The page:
March 9, 2017
In order to bring you more of the news you want to read, Right Care Weekly presents articles related to moving our healthcare system toward the right care for all patients.
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According to a ProPublica review of federal inspection reports, many rural hospitals are still turning away patients arriving in labor, although that has been against the law for 30 years. This has forced some patients to travel hours for care, especially endangering those patients facing serious complications. Low volume of deliveries, staffing concerns, and high costs have made it difficult for rural hospitals to provide obstetric care. Experts recommend rural hospitals update their training and equipment to make sure they can fulfill their legal obligations to patients in labor.
This week, a report from STAT reveals how top medical research centers in the U.S. are pushing unproven alternative therapies, including “energy healing” and “detoxification programs.” While some doctors support their hospital’s appeal to expand health care beyond traditional medicine, others are concerned that their hospital is simply “following the money” — promoting treatments that have no evidence of effectiveness, to attract more patients. “We’ve become witch doctors,” said Steven Novella, MD, a professor of neurology at the Yale School of Medicine, quoted in the article.
Too often patients with cognitive disabilities in need of an organ transplant are rejected for the transplant without clinical justification, according to The Washington Post. Part of the problem is a lack of accountability. Currently, health professionals in transplant programs are allowed to take cognitive disabilities into account when making eligibility decisions, so bias toward people with disabilities can manifest in discrimination. Disability advocates are taking action on both the state and federal level to address discrimination in organ transplant decisions.
One public health crisis seems easily resolved, and it involves vehicles. Drivers should stop using digital devices behind the wheel. Last year 40,000 Americans died in highway crashes–up 14 percent over the last two years. David Leonhardt of the The New York Times writes “the only plausible cause is the texting, calling, watching and posting that people now do while operating a large piece of machinery.” Technology has made it too tempting for overconfident drivers, Leonhardt asserts, and is placing the public at great risk.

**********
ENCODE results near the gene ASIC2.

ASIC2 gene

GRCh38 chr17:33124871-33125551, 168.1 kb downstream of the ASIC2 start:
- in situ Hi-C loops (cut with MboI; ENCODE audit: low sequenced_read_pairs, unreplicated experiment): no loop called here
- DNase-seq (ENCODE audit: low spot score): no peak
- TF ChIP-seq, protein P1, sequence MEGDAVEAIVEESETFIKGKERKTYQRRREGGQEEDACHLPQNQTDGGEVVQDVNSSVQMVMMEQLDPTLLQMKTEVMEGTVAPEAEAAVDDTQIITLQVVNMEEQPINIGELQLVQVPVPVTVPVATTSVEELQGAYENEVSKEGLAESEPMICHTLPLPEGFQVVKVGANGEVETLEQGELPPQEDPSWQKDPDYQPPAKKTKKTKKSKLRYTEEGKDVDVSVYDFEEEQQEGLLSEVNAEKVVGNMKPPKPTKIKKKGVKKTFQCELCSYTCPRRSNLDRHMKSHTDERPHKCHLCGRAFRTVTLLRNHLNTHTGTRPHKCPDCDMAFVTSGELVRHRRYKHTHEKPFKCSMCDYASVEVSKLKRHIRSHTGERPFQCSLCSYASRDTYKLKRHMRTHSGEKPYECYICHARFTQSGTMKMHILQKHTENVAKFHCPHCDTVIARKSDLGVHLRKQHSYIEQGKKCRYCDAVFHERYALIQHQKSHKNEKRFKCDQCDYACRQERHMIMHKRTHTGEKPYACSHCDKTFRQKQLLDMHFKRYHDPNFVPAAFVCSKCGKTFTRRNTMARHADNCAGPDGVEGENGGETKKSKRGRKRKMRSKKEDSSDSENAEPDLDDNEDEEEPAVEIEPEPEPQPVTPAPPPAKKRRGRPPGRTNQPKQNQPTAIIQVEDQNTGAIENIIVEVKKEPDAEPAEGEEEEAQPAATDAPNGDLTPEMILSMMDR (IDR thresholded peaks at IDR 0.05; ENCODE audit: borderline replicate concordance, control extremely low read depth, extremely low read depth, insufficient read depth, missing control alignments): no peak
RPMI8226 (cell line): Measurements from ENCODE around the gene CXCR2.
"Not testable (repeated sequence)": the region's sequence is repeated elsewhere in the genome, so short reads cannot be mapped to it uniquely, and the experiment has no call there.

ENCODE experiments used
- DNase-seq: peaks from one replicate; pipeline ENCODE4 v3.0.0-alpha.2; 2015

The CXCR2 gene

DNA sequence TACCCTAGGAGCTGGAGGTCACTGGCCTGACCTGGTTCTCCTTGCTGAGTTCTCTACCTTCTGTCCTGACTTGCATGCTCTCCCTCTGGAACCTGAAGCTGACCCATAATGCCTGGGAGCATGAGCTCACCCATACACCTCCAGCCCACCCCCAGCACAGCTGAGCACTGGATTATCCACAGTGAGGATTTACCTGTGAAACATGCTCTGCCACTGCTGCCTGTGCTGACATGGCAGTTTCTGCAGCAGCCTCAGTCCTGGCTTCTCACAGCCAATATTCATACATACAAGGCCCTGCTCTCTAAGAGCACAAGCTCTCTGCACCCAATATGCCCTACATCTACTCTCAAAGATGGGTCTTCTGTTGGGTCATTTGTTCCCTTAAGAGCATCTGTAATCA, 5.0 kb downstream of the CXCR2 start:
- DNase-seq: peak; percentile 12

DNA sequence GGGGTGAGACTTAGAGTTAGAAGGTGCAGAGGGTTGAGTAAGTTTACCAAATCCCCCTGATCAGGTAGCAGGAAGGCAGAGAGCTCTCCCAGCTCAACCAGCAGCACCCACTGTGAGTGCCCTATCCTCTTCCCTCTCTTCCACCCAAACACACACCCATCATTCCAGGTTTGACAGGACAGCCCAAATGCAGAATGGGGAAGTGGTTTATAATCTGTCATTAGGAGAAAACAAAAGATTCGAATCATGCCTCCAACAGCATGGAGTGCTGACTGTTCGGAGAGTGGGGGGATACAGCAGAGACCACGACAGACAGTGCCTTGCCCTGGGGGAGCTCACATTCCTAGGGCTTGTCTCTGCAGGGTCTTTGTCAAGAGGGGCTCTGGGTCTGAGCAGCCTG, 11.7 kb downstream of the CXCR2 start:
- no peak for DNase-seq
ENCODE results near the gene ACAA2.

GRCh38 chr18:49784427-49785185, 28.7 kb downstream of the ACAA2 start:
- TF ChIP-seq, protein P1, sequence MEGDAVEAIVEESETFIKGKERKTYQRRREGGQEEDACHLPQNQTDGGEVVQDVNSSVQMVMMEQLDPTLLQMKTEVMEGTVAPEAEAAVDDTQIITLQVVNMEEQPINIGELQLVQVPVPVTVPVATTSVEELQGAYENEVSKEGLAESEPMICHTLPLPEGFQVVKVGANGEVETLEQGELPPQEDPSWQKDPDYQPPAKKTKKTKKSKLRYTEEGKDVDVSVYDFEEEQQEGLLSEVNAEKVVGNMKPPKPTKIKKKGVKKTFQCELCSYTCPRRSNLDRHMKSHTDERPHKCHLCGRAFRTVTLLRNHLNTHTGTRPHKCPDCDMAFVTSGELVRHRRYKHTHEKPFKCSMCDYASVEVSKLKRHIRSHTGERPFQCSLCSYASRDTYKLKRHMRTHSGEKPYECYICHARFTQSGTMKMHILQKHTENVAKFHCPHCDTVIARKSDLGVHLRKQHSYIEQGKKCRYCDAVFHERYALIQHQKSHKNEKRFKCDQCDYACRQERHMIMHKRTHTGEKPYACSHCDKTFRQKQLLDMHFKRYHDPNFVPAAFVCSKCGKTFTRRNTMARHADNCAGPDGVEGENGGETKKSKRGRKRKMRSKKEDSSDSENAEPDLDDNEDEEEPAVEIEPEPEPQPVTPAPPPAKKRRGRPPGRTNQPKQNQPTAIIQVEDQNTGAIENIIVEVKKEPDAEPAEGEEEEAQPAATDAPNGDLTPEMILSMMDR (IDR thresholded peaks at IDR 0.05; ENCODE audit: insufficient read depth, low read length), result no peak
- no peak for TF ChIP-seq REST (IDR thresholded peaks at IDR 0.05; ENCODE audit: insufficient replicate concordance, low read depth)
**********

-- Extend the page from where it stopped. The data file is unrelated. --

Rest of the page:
STAT news questions whether the traditional Pap test should be replaced with HPV screening as an effective way to find cervical cancer. Proponents say the HPV test allows for early detection, cost savings and at-home testing, a plus for reaching impoverished populations. Studies have also found the screening more sensitive than the Pap. The US Preventive Services Task Force is currently reviewing its screening policies for HPV testing. Spain and Netherlands already have guidelines recommending HPV testing as the primary test for cervical cancer.
The Lown Institute Conference, Beyond the Bottom Line: Defending the Human Connection in Health Care, will take place in Boston, MA on May 5-7. There will be more than a dozen interactive workshops such as rooting out “fake news” in health care, engaging community members in a cafe-style dialogue, and taking on Big Pharma. Don’t miss it – register now!
Are you ready to stand up for science? On April 22, members of the Right Care Alliance will be joining the March for Science, a non-partisan gathering of scientists and science enthusiasts advocating for evidence-based policies in the public interest. So far there are Right Care Alliance groups marching together in Boston, Washington DC, San Francisco, Chicago, St. Louis, and Charlottesville. If you’d like to join a march or start one in your city, contact firstname.lastname@example.org.
Challenges to Professionalism in a Time of Change, a joint effort of the Lown Institute, Maine Medical Association, New Hampshire Medical Society, Vermont Medical Society, Maine Alliance of Health Care Professionals, and others, will take place Saturday, June 17, 8 am to 4 pm at the Sheraton Portsmouth (NH). Keynotes are Thomas Bodenheimer, MD, MPH, professor, family community medicine at UCSF School of Medicine and Eric Campbell, PhD, professor of medicine at Harvard Medical School. Information here.
Bridging Health & Community, an organization committed to overcoming the disconnect between the health sector and communities, will be holding their first symposium, “Community Agency & Health.” Participants will explore ways how to improve health by fostering community agency in an inclusive, participatory, and responsive way. The meeting will take place May 15-16, in Oakland, CA. More information here.
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